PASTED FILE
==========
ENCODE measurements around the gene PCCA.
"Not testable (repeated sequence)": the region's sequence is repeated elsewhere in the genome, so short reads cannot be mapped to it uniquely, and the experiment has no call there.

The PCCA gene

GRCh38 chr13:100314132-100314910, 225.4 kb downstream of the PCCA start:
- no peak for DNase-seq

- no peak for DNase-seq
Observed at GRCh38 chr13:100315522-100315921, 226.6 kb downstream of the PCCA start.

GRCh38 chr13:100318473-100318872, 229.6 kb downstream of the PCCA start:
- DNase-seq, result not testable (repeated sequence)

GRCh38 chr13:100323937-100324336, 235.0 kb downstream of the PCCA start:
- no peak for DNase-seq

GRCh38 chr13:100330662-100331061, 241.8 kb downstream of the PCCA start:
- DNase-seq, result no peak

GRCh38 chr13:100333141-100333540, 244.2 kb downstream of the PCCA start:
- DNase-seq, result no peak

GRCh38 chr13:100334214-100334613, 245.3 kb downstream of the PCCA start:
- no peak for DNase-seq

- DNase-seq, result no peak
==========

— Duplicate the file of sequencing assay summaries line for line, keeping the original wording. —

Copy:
ENCODE measurements around the gene PCCA.
"Not testable (repeated sequence)": the region's sequence is repeated elsewhere in the genome, so short reads cannot be mapped to it uniquely, and the experiment has no call there.

The PCCA gene

GRCh38 chr13:100314132-100314910, 225.4 kb downstream of the PCCA start:
- no peak for DNase-seq

- no peak for DNase-seq
Observed at GRCh38 chr13:100315522-100315921, 226.6 kb downstream of the PCCA start.

GRCh38 chr13:100318473-100318872, 229.6 kb downstream of the PCCA start:
- DNase-seq, result not testable (repeated sequence)

GRCh38 chr13:100323937-100324336, 235.0 kb downstream of the PCCA start:
- no peak for DNase-seq

GRCh38 chr13:100330662-100331061, 241.8 kb downstream of the PCCA start:
- DNase-seq, result no peak

GRCh38 chr13:100333141-100333540, 244.2 kb downstream of the PCCA start:
- DNase-seq, result no peak

GRCh38 chr13:100334214-100334613, 245.3 kb downstream of the PCCA start:
- no peak for DNase-seq

- DNase-seq, result no peak